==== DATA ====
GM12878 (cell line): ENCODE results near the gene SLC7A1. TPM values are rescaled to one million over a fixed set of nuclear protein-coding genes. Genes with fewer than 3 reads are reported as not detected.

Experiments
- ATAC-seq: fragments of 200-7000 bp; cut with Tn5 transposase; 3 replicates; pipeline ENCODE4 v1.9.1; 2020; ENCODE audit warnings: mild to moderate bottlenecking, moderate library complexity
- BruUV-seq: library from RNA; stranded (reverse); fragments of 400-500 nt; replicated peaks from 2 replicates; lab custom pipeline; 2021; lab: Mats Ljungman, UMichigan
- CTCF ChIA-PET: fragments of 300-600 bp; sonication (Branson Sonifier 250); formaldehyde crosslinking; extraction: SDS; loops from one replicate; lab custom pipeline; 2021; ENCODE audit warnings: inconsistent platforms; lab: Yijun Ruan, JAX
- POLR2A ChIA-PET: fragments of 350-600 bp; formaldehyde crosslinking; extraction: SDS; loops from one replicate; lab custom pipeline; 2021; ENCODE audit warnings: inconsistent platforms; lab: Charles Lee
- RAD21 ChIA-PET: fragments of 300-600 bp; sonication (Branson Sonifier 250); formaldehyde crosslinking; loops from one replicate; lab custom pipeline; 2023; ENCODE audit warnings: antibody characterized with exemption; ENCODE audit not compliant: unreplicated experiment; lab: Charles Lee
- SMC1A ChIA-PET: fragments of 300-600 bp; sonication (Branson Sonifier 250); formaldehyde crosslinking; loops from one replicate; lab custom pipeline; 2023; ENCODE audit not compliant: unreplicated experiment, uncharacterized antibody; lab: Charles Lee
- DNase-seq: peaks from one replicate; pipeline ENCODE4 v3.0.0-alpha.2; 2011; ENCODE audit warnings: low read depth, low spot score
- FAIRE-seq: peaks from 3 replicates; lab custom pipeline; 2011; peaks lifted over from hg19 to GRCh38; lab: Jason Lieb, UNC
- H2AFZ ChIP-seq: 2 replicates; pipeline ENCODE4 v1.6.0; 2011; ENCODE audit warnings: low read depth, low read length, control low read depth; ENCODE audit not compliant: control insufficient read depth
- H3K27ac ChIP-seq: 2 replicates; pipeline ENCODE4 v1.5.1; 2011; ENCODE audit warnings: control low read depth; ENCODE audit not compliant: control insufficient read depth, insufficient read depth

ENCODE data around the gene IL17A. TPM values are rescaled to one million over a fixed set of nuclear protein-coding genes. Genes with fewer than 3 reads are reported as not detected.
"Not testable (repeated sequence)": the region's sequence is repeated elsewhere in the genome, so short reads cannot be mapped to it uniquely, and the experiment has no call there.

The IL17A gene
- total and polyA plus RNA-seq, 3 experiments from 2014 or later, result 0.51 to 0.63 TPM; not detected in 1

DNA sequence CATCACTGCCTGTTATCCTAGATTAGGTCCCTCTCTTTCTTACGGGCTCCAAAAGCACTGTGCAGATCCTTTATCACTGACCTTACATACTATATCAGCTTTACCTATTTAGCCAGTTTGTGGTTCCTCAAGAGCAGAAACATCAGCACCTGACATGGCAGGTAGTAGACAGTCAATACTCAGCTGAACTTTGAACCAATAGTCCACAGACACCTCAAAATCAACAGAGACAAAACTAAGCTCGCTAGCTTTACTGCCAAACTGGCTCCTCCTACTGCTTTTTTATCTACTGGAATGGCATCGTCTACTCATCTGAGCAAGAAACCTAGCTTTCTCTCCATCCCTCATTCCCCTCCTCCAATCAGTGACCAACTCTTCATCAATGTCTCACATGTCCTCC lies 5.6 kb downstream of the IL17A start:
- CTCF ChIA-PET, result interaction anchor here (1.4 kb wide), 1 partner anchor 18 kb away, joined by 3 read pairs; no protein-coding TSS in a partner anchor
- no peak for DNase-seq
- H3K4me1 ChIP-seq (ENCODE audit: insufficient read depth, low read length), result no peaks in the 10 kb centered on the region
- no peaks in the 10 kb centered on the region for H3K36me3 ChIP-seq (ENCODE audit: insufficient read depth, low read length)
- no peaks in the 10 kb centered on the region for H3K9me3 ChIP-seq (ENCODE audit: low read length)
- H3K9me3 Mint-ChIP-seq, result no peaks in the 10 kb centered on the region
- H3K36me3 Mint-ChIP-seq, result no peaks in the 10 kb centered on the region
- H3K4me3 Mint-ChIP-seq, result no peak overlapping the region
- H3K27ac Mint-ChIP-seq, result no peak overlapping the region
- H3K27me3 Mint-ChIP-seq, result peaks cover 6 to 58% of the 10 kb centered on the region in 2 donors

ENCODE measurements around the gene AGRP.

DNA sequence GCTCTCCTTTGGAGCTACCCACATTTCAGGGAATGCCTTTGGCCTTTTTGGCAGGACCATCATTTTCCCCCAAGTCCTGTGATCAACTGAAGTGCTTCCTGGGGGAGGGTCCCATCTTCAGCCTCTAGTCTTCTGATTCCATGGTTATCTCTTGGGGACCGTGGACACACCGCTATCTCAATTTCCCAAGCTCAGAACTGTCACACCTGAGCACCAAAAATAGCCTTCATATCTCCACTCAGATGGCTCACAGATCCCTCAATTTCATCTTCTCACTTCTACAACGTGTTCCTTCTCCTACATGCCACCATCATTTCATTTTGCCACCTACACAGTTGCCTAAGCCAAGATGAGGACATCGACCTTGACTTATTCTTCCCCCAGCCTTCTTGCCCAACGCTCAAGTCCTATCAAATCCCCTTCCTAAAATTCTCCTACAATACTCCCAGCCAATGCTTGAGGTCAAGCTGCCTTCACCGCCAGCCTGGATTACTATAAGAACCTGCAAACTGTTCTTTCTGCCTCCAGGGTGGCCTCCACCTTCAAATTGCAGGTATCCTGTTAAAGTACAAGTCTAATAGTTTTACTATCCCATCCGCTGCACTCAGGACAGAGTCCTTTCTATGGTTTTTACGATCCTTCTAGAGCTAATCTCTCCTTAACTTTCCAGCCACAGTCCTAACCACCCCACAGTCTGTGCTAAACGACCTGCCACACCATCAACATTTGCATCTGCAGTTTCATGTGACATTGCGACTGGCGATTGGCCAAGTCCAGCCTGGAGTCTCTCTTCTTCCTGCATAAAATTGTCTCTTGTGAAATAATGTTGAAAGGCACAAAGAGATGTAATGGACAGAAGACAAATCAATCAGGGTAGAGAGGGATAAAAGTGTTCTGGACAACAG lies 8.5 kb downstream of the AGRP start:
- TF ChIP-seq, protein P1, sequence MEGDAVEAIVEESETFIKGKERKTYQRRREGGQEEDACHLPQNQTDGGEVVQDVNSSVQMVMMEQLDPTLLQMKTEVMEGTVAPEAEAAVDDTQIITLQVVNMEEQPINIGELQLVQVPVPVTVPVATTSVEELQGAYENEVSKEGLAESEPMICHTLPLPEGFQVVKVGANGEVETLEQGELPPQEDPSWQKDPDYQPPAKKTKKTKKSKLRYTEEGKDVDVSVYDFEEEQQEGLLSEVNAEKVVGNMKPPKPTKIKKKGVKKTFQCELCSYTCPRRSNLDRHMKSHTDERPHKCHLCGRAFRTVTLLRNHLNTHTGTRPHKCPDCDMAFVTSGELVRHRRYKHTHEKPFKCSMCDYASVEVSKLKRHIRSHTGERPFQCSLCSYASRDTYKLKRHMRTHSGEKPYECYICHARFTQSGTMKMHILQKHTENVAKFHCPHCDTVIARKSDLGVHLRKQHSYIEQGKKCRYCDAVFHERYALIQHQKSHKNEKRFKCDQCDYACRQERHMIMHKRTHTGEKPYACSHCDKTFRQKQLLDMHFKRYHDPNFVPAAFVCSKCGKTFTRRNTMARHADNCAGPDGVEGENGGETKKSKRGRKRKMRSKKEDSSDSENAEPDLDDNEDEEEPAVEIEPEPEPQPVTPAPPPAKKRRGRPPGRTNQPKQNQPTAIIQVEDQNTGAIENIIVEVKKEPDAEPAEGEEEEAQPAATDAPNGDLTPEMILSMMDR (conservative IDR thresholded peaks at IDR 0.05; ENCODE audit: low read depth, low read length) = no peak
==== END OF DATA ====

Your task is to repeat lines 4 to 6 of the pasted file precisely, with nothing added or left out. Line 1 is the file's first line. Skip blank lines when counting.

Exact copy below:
- BruUV-seq: library from RNA; stranded (reverse); fragments of 400-500 nt; replicated peaks from 2 replicates; lab custom pipeline; 2021; lab: Mats Ljungman, UMichigan
- CTCF ChIA-PET: fragments of 300-600 bp; sonication (Branson Sonifier 250); formaldehyde crosslinking; extraction: SDS; loops from one replicate; lab custom pipeline; 2021; ENCODE audit warnings: inconsistent platforms; lab: Yijun Ruan, JAX
- POLR2A ChIA-PET: fragments of 350-600 bp; formaldehyde crosslinking; extraction: SDS; loops from one replicate; lab custom pipeline; 2021; ENCODE audit warnings: inconsistent platforms; lab: Charles Lee